This is the first blog in a series on the topic of Leading with Ideas.
At the heart of True IntimacySM is being a valued advisor to your clients on important opportunities and challenges to their business. Often conversations that could or should be about these opportunities and challenges are really about how to better use your products and get more bang for the buck in your relationship; these are valuable issues but not True intimacySM discussions. Ideas provide the kernel of change in your relationship from “pushing products” to discussing and advising on valuable business opportunities.
By using “Idea,” we are emphasizing the shift away from a direct linkage to your products and services to the outcomes tied to these valuable opportunities and a point of view on what is involved in realizing those outcomes. Merriam-Webster’s first definition of “idea” has three parts that capture this shift well:
-a transcendent entity that is a real pattern of which existing things are imperfect representations
-a standard of perfection: ideal
-a plan for action: design
In other words, they provide:
- A framework in which to view and guide action on the opportunity or challenge
- A point of view on what success looks like
- An actionable path forward to the desired outcomes
Using Ideas as the focal point of discussions with clients immediately changes the dialog, and therefore, the relationship, because:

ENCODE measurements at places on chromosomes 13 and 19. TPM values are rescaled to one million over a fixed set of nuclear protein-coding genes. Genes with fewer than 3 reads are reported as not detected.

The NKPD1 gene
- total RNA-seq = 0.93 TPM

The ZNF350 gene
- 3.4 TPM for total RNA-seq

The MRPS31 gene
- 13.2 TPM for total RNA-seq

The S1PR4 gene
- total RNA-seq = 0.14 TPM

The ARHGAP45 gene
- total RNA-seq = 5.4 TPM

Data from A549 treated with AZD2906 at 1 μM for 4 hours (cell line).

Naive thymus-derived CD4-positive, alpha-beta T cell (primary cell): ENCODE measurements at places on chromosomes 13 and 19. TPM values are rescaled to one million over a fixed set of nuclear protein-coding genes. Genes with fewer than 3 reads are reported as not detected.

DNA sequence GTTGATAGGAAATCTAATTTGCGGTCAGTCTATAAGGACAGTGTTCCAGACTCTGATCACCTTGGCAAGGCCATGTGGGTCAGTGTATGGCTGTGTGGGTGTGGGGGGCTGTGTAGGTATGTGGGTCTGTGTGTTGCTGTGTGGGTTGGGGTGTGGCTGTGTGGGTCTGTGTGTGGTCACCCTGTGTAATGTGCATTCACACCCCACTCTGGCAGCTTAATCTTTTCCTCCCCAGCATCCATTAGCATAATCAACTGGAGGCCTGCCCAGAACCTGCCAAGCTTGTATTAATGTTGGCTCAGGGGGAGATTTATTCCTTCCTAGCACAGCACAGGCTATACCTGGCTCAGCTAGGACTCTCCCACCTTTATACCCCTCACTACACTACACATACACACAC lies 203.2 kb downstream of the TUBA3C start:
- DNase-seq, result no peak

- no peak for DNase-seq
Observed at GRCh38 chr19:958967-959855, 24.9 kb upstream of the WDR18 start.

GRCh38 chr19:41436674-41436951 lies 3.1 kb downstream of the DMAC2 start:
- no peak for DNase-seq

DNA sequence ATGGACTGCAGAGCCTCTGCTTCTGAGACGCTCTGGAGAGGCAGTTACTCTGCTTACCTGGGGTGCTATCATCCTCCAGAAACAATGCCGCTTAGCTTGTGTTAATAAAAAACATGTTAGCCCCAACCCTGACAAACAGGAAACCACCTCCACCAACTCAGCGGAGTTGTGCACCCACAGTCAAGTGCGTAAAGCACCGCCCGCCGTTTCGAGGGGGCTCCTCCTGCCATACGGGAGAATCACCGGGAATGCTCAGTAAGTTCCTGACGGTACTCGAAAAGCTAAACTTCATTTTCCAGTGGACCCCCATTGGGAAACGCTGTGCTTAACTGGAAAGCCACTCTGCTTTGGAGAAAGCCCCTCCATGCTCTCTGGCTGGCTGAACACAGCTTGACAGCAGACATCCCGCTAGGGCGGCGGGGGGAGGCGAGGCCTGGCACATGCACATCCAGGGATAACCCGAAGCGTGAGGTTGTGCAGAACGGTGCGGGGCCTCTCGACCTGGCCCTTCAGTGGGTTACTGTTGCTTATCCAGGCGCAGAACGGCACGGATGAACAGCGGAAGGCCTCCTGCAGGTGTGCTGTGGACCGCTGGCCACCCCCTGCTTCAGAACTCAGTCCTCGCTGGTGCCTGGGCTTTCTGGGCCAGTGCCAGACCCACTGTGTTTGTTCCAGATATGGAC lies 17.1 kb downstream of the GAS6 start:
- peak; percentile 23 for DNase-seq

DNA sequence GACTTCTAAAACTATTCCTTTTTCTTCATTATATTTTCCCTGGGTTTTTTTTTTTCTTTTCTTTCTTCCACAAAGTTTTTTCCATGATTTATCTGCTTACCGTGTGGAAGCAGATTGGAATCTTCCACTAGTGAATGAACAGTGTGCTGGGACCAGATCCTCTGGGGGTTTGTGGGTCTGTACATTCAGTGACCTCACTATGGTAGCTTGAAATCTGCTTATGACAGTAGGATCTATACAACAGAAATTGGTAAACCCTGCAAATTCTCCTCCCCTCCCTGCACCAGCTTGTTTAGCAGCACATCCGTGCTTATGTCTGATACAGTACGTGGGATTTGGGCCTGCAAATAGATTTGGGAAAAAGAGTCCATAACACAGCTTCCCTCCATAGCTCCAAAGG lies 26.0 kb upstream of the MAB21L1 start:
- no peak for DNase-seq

- They focus the discussion on the Idea – not the sales representative’s (or consultant’s) skills, not the company or current relationship, but the Idea.
- They enable a more consultative conversation – discussing the merits of the Idea in a particular environment, thereby allowing you to demonstrate experience, expertise, and insight while uncovering the executive buyer’s thinking without asking the dreaded and amorphous “what keeps you up at night” questions.
- They align with the way real decisions are made – instead of working against the process.
Much as you want to elevate your solution delivery to True SolutionsSM, you want to elevate your sales discussions by increasing both value and intimacy as shown below:
We’ll explore the facets of Ideas in more detail in future posts, but let’s close with what makes a good Idea:
- A focus upon seizing an opportunity for a company – be it business growth or protection, increasing revenue, cutting costs, etc.
- Not wishful thinking, but rather a challenge to see the business differently.
- Easy to summarize and to express in a few minutes.
- Actionable, understandable,and straight-forward to evaluate for applicability
And the best ideas have a “wow factor.”
To read the next blog in the series, click here.
Written by: Anthony Paluska
About the Author: Anthony Paluska is a Partner at McMann & Ransford with experience helping organizations overcome commoditization by developing stronger, more intimate, relationships with their customers. He has leveraged his management consulting, problem solving, and change management skills to support 15+ Fortune 1000 organizations, across a multitude of industries.